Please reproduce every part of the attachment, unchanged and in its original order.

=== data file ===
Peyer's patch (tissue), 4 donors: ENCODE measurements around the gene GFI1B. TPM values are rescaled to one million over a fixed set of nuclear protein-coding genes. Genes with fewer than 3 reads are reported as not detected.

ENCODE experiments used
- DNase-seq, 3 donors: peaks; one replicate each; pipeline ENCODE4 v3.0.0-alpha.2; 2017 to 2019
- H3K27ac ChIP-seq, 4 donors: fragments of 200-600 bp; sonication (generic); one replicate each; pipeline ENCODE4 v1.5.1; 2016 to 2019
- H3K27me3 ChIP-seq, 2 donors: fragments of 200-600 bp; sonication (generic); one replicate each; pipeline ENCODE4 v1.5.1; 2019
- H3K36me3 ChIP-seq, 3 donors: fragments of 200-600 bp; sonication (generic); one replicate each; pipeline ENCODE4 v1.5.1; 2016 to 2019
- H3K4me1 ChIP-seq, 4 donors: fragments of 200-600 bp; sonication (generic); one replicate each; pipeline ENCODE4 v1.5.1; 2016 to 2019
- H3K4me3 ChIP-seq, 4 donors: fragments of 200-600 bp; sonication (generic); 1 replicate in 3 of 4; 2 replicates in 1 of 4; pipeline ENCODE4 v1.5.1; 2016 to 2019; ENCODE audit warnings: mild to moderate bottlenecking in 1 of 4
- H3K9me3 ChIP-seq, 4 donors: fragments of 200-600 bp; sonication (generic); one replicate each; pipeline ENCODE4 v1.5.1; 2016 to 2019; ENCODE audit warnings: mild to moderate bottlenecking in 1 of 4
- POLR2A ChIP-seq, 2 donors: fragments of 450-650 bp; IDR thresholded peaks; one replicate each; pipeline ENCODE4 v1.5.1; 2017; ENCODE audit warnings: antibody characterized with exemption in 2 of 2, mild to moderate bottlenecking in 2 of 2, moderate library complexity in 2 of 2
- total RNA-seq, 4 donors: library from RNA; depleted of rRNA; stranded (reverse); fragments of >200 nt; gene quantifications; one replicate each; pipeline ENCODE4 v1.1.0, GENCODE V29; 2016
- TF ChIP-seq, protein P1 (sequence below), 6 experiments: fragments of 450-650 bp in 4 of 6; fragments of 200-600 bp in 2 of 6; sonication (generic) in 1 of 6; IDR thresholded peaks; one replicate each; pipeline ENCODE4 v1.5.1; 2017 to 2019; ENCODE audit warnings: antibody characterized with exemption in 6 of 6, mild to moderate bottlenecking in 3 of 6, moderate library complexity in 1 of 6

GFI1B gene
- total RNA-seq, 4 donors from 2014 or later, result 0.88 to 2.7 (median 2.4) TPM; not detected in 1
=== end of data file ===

Peyer's patch (tissue), 4 donors: ENCODE measurements around the gene GFI1B. TPM values are rescaled to one million over a fixed set of nuclear protein-coding genes. Genes with fewer than 3 reads are reported as not detected.

ENCODE experiments used
- DNase-seq, 3 donors: peaks; one replicate each; pipeline ENCODE4 v3.0.0-alpha.2; 2017 to 2019
- H3K27ac ChIP-seq, 4 donors: fragments of 200-600 bp; sonication (generic); one replicate each; pipeline ENCODE4 v1.5.1; 2016 to 2019
- H3K27me3 ChIP-seq, 2 donors: fragments of 200-600 bp; sonication (generic); one replicate each; pipeline ENCODE4 v1.5.1; 2019
- H3K36me3 ChIP-seq, 3 donors: fragments of 200-600 bp; sonication (generic); one replicate each; pipeline ENCODE4 v1.5.1; 2016 to 2019
- H3K4me1 ChIP-seq, 4 donors: fragments of 200-600 bp; sonication (generic); one replicate each; pipeline ENCODE4 v1.5.1; 2016 to 2019
- H3K4me3 ChIP-seq, 4 donors: fragments of 200-600 bp; sonication (generic); 1 replicate in 3 of 4; 2 replicates in 1 of 4; pipeline ENCODE4 v1.5.1; 2016 to 2019; ENCODE audit warnings: mild to moderate bottlenecking in 1 of 4
- H3K9me3 ChIP-seq, 4 donors: fragments of 200-600 bp; sonication (generic); one replicate each; pipeline ENCODE4 v1.5.1; 2016 to 2019; ENCODE audit warnings: mild to moderate bottlenecking in 1 of 4
- POLR2A ChIP-seq, 2 donors: fragments of 450-650 bp; IDR thresholded peaks; one replicate each; pipeline ENCODE4 v1.5.1; 2017; ENCODE audit warnings: antibody characterized with exemption in 2 of 2, mild to moderate bottlenecking in 2 of 2, moderate library complexity in 2 of 2
- total RNA-seq, 4 donors: library from RNA; depleted of rRNA; stranded (reverse); fragments of >200 nt; gene quantifications; one replicate each; pipeline ENCODE4 v1.1.0, GENCODE V29; 2016
- TF ChIP-seq, protein P1 (sequence below), 6 experiments: fragments of 450-650 bp in 4 of 6; fragments of 200-600 bp in 2 of 6; sonication (generic) in 1 of 6; IDR thresholded peaks; one replicate each; pipeline ENCODE4 v1.5.1; 2017 to 2019; ENCODE audit warnings: antibody characterized with exemption in 6 of 6, mild to moderate bottlenecking in 3 of 6, moderate library complexity in 1 of 6

GFI1B gene
- total RNA-seq, 4 donors from 2014 or later, result 0.88 to 2.7 (median 2.4) TPM; not detected in 1